Of course, I'm having less fun now that covid-19 has kicked in. But that has affected me far less than others, so I cannot complain!

henry_west2 karma

You mentioned archaeology in another response. My question to you is: are there any surviving ruins or artifacts from the Vandal kingdom that existed there in the fifth century?

Scafidi_Travels2 karma

Very good question! I have not come across any exclusively Vandal remains yet on my travels, although I hear the Roman site I visited in Haïdra in this video also has Vandal graves somewhere nearby.

henry_west1 karma

Thanks for your answer, I realized as soon as I posted my question that there wouldn't be any Vandal structures because they never built any because they were operating out of conquered Roman areas.

It's just such a pivotal place in the ancient world with not one but two challengers to Rome operating out of Carthage, its hard not to be fascinated by it once you start learning the history of the area.

Scafidi_Travels1 karma

Yes, the Vandals are definitely a group I need to do some more reading on in order to be able to accurately highlight them in the context of the guide!

Surroundedbymor0ns2 karma

Did you make it to Nigeria and if so what was your experience?

I lived in the southeast with a few families in 2005. All my friends and family tried to talk me out of going, but I was drawn to the place. Everyone I met treated me well, a few tried to recruit me to help with their 419 scams ;) I enjoyed spending time in the villages around Christmas. It’s seems a large part of the country shut down and even the overseas relatives come back to party and enjoy life for two weeks.

Scafidi_Travels1 karma

Sadly not! Closest I ever got was Equatorial Guinea / Cameroon to the east and Liberia to the west. Wuld love to visit one day soon though, as I have met many Nigerians up to all sorts of things across Africa and they speak very highly of their homeland. Sounds like you had a blast there, good work for ignoring the people who tried to talk you out of it!

isurvivedrabies2 karma

yeah how do you feel about yuppies traveling to africa, especially countries like mali, sudan, somalia...etc?

Scafidi_Travels2 karma

I have no problem with anyone travelling to Africa, even yuppies, as long as they make a positive contribution to the local economy and don't post nonsense on social media that promotes negative stereotypes.

LouQuacious2 karma

You climbed many mountains in Africa? Been getting into country high points and Africa’s are almost all fascinatingly unique ecosystems. Think anyone would be interested in a travel guide to country high points?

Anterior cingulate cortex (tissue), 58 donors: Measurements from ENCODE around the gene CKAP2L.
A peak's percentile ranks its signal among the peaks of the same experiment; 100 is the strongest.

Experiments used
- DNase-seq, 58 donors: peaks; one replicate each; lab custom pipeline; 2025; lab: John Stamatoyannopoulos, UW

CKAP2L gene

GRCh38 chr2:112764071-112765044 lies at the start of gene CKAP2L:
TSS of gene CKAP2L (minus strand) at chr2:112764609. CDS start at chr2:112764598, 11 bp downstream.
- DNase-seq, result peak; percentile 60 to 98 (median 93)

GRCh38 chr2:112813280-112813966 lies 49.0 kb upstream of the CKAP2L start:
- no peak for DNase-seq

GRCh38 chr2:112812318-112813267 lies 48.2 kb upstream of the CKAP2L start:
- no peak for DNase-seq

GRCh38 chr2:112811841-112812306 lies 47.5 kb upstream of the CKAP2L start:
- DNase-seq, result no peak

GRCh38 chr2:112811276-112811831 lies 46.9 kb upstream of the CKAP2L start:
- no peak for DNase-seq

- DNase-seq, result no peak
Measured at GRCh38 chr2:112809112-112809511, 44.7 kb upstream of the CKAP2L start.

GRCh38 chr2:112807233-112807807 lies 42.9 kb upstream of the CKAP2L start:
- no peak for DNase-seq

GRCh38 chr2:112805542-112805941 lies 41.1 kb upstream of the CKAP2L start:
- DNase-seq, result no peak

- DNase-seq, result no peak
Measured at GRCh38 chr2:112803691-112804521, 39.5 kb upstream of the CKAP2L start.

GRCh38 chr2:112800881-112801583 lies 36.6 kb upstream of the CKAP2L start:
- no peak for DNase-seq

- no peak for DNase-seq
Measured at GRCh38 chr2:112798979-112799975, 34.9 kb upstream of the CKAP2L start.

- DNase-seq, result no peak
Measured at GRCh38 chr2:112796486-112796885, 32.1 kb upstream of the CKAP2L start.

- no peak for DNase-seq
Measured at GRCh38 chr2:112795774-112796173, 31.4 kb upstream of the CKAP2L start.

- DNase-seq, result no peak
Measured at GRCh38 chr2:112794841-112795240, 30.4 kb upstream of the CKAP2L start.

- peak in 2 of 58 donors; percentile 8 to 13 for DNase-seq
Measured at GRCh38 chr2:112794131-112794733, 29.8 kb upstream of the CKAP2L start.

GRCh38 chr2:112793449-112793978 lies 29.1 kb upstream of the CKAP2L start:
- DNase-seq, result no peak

Scafidi_Travels1 karma

I'm not much of a climber to be honest. But I've been up Mount Nyiragongo in the DRC (an active stratovolcano with an elevation of 3,470m). There are also a fair few tall hills here in Tunisia near the capital that we have climbed on weekends (like Jebel Ressas - check out us getting lost in the mineshafts here).

ShinjukuAce2 karma

Where is the best place for a safari?

What’s the most interesting city to visit in Africa?

Scafidi_Travels3 karma

I think Namibia is by far the best self-drive safari location in Africa. Much cheaper and less crowded than in East Africa, with most of the same animals. Check out our recent trip there here!

Can't select just one interesting city. Check out Luanda, Johannesburg, Dakar, Khartoum, Tunis, Bangui, Freetown, Malabo....all very cool! OK, maybe not Bangui right now...

Mrblackwolf0072 karma

how much are you bullied cuz of your name in high school?( it's "ask me anything" after all !)

Scafidi_Travels5 karma

Not at all. My high school was like 60% foreign kids, so there were a lot of weird names floating around. There was even another Oscar. Besides, it was a lot easier to make fun of my ridiculous hair at the time!

y4rich1n2 karma

hello mr scafidi !! have you ever visited Libya ?? if so ,, did u enjoy it ?? i would love to hear abt ur trip there !! ~ ☆

Scafidi_Travels1 karma

No I have not. Although now that I live next door to Libya and there are direct flights to Tripoli from Tunis, I will be visiting soon!

Shanks_Yagami2 karma